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By Seymour Scaphopoda


Hello, my name is Seymour Scaphopoda and I'm here to tell you about my Class, the Scaphoda. We are often known and called by our more common name, the "Tusk Shells".

I, as do all the members of my Class, live in the marine environment (salt-water habitat) only. We all live in a shell house that we build to protect our very soft body. There are about 350 different species in our Class living in shallow to relatively deep (2,000 meters) water. We range in size from 2 millimeters to about 15 centimeters (1/16th of an inch to 6 inches).

Some of our shells look like an elephant s tusk, while others look like a swollen cucumber. Whichever shape we take, our shells are open a both ends making us look like a fat drinking straw that has swallowed a big lunch. This tube-like shell usually has several heavy ribs running the length of it and it is most often coloured white and brown or white and green.

We tusk shells have a spade-shaped (like a shovel) foot that we use to dig ourselves into the soft muddy or sandy ocean bottom. Here we stay all our lives.

We draw water in through the small tip of our shell that sticks out of the sand or mud where we live.  This water flows into our mantle cavity (remember, the mantle is the organ that builds our shells) where oxygen is just absorbed directly into our blood. We do not have gills for breathing, nor do we have a heart or blood vessels to carry and pump our blood. We are what scientists call "a very primitive and simple organism".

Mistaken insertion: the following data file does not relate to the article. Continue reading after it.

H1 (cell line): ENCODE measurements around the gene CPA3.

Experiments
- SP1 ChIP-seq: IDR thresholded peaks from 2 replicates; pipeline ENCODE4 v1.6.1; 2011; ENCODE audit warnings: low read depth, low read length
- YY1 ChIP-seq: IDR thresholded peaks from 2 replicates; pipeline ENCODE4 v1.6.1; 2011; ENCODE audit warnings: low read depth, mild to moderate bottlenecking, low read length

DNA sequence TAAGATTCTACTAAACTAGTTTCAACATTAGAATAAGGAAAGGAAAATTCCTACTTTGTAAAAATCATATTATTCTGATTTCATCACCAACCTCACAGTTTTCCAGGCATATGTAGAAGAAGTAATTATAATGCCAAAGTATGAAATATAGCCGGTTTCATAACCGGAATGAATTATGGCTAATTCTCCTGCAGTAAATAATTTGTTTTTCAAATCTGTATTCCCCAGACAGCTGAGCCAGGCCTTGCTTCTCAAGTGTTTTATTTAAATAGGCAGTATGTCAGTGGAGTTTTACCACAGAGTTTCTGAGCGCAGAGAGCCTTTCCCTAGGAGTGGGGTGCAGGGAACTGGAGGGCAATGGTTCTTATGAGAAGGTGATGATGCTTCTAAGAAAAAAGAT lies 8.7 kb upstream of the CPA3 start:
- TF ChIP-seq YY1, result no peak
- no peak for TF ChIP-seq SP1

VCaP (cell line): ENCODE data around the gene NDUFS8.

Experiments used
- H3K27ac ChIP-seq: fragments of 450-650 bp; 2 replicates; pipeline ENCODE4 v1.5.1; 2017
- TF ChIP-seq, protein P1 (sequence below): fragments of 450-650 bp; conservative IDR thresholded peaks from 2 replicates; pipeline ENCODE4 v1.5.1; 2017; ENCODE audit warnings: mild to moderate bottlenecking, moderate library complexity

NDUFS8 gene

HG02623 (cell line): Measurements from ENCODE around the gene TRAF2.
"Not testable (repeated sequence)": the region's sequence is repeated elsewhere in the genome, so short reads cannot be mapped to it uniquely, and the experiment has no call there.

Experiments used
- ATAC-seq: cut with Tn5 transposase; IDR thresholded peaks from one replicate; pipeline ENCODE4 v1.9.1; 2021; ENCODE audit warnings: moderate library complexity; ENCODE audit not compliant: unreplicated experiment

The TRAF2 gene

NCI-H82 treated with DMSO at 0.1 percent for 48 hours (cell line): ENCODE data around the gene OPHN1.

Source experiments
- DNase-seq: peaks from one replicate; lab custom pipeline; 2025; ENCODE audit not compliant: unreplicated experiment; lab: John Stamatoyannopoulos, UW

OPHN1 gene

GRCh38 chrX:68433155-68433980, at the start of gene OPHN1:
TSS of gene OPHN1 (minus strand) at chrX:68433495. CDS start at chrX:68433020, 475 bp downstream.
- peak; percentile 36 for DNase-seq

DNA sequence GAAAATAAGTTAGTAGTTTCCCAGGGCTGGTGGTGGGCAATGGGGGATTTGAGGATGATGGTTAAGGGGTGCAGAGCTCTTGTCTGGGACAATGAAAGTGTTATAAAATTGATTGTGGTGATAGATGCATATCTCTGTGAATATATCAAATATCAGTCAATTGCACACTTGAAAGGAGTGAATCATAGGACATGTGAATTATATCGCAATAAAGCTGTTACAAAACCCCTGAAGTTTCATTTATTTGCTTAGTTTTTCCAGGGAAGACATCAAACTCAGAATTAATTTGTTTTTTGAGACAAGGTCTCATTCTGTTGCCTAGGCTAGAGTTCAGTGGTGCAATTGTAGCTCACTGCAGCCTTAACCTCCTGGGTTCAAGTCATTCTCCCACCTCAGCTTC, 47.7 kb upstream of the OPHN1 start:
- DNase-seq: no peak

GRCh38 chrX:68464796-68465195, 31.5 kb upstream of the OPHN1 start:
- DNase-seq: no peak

My cousins and I always live head down in the sand or mud. We have many skinny thread-like tentacles that have a tiny sticky pad at their tip. These captacula project from our heads and wiggle through the surrounding mud or sand in search of food. These fine threads, called captacula, latch onto very small food items (called detritus) found in the sand or mud and then they pull them in to our mouth. From there, the food is rasped by the radula (which looks and acts much like a fingernail file) into finer particles and is then digested.

Both the females and males of my Class release their eggs and sperm directly into the surrounding water. If, by chance, the eggs and sperm get together, fertilization occurs and a baby scaphoda is born.


Some interesting Scaphopoda facts:
  • Scaphoda live all their lives head down or in other words, upside down!

  • Scaphopoda shells (many of them from Vancouver Is, British Columbia) were the shells used to make the North American Indian trade money "Wampum"

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